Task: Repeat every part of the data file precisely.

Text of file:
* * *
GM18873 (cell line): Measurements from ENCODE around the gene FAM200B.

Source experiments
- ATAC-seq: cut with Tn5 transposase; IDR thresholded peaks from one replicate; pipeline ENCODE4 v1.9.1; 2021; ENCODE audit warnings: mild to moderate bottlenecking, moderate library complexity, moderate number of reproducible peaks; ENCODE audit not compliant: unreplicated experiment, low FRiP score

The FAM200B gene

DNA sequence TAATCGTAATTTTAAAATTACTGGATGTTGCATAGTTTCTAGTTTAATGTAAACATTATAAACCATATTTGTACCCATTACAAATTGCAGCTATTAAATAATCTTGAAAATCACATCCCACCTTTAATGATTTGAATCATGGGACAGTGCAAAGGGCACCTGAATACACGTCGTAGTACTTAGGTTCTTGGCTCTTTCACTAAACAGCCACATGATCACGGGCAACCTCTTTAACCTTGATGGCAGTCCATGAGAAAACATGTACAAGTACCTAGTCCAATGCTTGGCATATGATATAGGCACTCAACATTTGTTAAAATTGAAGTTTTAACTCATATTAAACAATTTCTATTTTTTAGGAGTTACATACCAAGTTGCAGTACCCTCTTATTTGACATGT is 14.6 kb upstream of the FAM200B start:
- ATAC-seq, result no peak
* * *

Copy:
GM18873 (cell line): Measurements from ENCODE around the gene FAM200B.

Source experiments
- ATAC-seq: cut with Tn5 transposase; IDR thresholded peaks from one replicate; pipeline ENCODE4 v1.9.1; 2021; ENCODE audit warnings: mild to moderate bottlenecking, moderate library complexity, moderate number of reproducible peaks; ENCODE audit not compliant: unreplicated experiment, low FRiP score

The FAM200B gene

DNA sequence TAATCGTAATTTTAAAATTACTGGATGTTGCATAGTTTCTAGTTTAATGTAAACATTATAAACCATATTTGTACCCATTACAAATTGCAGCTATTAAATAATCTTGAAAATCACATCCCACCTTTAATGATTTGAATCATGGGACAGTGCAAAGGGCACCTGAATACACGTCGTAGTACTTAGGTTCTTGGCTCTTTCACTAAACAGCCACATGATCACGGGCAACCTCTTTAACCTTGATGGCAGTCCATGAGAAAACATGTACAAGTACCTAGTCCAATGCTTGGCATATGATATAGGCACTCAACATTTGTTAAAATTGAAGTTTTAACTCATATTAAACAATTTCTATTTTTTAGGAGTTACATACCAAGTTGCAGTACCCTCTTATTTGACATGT is 14.6 kb upstream of the FAM200B start:
- ATAC-seq, result no peak